Nova Scotia

Nova Scotia woman wins Queen's award for volunteer work

Jane Roy, the founder of leadership program for youth with limited opportunities, was honoured with the Commonwealth Points of Light award at Government House Tuesday afternoon.

Jane Roy, founder of Catapult Leadership Society, runs camp for youth with limited opportunities

Jane Roy, founder of Catapult Leadership Society, runs a camp for youth with limited opportunities. (CBC)

A Halifax woman is being honoured with a volunteer award signed by Queen Elizabeth II for her work with a camp for youth who display natural leadership qualities but have few opportunities to grow them.

Jane Roy, the founder of the Catapult Leadership Society, was honoured Tuesday afternoon with the Commonwealth Points of Light award at Government House in Halifax.

"This award is surreal and very humbling and it needs to be shared with everybody here," she said.

Roy said she was inspired to start a leadership program after watching her son and his friend playing basketball. Her son was signed up to go to a leadership camp in Europe, but her son's friend — who was also a natural leader — couldn't afford to do the same.

"I thought, what would a leadership camp do for him? And my gut told me that the impact could be huge," Roy said.

Jane Roy, centre, at Government House Tuesday afternoon receiving the Point of Light award. (CBC)

With encouragement from her family, Roy launched the non-profit Catapult Camp. It started in 2009 and hosts 50 teens each summer. They're taught leadership skills such as self-confidence, how to work as a team, communicate better and solve problems.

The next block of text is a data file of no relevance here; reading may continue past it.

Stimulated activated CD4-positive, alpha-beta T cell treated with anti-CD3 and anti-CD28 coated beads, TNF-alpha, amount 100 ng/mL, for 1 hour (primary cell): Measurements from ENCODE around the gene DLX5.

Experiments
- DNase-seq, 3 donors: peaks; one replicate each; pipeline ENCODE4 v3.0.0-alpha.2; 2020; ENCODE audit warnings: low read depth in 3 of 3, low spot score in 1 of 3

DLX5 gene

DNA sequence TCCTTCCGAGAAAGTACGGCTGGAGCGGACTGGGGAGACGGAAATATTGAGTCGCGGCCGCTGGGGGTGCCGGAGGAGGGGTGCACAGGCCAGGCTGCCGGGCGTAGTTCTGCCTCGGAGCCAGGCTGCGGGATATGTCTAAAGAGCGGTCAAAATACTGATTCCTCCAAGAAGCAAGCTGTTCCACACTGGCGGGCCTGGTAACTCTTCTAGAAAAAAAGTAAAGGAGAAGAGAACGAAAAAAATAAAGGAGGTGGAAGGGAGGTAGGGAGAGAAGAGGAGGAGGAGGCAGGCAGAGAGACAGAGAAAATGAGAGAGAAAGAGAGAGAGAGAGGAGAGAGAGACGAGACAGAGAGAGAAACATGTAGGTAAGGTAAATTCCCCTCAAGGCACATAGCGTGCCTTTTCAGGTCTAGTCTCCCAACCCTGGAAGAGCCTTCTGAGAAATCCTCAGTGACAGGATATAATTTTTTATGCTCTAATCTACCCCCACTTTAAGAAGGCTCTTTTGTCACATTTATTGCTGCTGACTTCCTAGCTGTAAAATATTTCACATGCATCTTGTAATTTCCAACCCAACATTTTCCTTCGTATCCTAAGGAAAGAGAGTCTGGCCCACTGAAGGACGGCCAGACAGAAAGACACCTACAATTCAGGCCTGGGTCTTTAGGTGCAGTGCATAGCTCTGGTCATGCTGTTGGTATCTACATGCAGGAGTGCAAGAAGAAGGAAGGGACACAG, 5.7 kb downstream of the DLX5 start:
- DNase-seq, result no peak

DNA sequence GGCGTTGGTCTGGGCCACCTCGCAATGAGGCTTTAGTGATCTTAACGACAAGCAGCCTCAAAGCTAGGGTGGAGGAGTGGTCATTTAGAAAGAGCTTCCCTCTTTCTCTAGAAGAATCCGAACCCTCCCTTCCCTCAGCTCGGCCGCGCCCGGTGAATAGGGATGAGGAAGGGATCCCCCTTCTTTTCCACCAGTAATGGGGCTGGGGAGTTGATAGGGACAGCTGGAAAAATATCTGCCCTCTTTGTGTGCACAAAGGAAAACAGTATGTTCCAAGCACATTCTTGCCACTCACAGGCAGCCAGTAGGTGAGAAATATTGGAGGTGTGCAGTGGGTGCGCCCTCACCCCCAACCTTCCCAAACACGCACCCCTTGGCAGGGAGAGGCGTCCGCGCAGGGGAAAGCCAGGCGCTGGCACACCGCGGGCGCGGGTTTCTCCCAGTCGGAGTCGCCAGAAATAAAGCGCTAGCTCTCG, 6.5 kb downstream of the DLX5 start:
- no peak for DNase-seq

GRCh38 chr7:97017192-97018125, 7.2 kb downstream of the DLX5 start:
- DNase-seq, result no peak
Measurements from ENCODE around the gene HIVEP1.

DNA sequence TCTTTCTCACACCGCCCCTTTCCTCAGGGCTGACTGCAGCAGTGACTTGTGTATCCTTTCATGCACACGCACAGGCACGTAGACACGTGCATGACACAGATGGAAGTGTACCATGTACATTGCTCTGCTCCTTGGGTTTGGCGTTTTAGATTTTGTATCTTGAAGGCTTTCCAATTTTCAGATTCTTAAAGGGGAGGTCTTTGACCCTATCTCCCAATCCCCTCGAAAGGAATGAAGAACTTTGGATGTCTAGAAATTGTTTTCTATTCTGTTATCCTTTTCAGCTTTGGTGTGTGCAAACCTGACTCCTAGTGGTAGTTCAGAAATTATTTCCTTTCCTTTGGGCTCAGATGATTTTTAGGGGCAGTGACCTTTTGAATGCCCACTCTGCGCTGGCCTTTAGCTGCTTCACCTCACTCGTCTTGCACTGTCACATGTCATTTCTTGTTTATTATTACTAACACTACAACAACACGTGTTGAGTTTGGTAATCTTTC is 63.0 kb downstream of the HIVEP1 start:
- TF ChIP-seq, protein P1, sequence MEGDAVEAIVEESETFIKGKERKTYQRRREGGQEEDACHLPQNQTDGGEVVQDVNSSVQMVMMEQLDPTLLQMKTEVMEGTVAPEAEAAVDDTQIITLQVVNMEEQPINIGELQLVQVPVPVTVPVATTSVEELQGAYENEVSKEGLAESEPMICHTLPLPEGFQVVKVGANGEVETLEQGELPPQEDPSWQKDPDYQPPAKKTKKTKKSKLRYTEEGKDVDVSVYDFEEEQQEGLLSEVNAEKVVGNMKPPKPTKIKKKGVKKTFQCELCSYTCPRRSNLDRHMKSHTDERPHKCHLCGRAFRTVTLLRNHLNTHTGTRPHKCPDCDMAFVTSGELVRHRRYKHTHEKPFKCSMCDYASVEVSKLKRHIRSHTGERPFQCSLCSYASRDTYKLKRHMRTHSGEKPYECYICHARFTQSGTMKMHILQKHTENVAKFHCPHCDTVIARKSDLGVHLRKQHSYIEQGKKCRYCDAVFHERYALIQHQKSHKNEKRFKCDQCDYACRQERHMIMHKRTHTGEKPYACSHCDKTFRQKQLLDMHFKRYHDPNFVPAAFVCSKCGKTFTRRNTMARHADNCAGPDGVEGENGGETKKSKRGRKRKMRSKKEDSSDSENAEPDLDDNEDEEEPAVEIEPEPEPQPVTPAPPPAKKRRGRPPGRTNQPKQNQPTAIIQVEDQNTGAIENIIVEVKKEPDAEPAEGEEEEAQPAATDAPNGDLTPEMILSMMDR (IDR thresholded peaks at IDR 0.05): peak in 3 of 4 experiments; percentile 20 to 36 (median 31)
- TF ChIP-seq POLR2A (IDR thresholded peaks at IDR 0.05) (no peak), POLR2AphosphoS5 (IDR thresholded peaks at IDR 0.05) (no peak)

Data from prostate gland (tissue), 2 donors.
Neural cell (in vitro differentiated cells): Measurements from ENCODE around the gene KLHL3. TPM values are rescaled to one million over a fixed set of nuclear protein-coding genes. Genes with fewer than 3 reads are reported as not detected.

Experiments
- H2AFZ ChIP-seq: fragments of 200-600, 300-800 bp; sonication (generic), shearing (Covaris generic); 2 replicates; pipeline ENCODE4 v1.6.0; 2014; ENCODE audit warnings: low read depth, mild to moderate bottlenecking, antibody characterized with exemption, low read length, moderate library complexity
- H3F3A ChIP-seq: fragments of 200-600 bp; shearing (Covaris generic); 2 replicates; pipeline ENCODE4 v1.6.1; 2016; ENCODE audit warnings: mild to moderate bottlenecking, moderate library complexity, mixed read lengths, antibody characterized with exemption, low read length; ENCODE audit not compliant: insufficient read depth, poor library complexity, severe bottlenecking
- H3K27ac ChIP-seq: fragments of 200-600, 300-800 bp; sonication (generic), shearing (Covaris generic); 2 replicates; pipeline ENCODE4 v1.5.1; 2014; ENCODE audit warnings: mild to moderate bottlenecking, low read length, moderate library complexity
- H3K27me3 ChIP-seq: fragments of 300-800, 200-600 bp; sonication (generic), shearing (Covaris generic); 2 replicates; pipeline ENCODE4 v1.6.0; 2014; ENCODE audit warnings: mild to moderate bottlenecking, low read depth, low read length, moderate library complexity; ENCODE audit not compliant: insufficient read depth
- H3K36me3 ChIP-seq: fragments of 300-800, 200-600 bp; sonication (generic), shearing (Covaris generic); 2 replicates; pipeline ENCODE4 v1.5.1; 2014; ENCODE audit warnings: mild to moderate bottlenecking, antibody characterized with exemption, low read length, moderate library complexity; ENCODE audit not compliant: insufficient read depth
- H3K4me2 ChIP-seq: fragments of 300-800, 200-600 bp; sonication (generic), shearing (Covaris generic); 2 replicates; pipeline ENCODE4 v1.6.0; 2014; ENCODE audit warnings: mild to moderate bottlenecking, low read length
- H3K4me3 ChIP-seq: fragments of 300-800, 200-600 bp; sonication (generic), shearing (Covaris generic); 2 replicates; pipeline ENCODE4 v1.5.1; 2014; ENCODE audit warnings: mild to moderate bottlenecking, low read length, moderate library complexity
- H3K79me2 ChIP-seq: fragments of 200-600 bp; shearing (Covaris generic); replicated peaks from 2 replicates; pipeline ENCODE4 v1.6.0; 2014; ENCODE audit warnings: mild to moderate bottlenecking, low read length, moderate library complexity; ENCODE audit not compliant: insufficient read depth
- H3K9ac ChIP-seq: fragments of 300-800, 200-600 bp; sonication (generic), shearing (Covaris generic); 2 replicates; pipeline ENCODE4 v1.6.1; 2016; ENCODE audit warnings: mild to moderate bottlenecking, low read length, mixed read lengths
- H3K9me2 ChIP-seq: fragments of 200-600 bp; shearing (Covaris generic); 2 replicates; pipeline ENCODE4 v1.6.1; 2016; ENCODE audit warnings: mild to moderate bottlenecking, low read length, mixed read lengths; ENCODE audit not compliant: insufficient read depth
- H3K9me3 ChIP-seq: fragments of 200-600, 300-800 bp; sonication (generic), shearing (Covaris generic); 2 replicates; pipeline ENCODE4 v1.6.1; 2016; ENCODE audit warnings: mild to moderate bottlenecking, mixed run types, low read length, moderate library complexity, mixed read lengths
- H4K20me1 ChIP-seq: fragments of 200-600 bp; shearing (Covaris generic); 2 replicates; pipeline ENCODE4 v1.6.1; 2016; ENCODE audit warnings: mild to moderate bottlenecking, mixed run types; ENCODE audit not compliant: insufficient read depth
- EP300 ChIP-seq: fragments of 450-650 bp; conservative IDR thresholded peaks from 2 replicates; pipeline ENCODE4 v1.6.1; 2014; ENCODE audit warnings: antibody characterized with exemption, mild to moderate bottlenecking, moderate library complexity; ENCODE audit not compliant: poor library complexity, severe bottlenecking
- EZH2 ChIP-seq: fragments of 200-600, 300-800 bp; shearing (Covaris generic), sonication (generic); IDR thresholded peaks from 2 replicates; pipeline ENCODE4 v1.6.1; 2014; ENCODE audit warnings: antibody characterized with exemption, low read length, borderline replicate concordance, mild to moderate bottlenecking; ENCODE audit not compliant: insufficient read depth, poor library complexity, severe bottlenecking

"The students are mature for their age, they're kind, they're a little more serious about their future," Roy said.

"They take this experience a lot more seriously perhaps than kids who have a lot of opportunities, and the biggest thing is they're so grateful for it and they make the most of it."

Close up of Roy's Points of Light award, which is signed by Queen Elizabeth II. (CBC)

The Queen is honouring volunteers from the 53 Commonwealth nations in the lead up to the Commonwealth heads of government meeting in London later this month. Roy is the 46th to receive the award.

"Today's celebration is really a celebration of our Catapulters," she said.

She said the free camp, which is held in August at Acadia University, has so far hosted 450 students from 188 communities across Nova Scotia.

A quarter of them have become involved in student government, she said, almost all graduate from high school and three-quarters go on to post-secondary education.

Roy has also started a program, Catapult Plus, which gives students more help in areas like public speaking, conflict resolution and time management. It includes a pay-it-forward project and a four-day conference focused on post-secondary planning.

Tyler Sweeney is a former 'Catapulter.' (CBC)

Tyler Sweeney from West Chezzetcook was chosen to go to Catapult in 2010 when he was 15.

"It was kind of life-changing to go through a program that inspires you to be better and to strive for your best always, and it gave me confidence I didn't know I had," Sweeney said.

He said Roy still gives him advice and the recognition from the Queen is well-deserved.

"It's phenomenal. You couldn't ask for a higher award. She already, to me, is a big light and to a lot of us, we already believe in her so much so it's great to see this recognition come from elsewhere because she's impacted us so much," said Sweeney.

Sweeney, now 23, said he uses skills he learned in the program all the time. He studied marketing at Saint Mary's University and currently works in retail. He said he is working toward a career in event planning.

"It came in very handy for me to be able to do group projects and already have an expectation of how to work with a team and guide a team," he said.

With files from Colleen Jones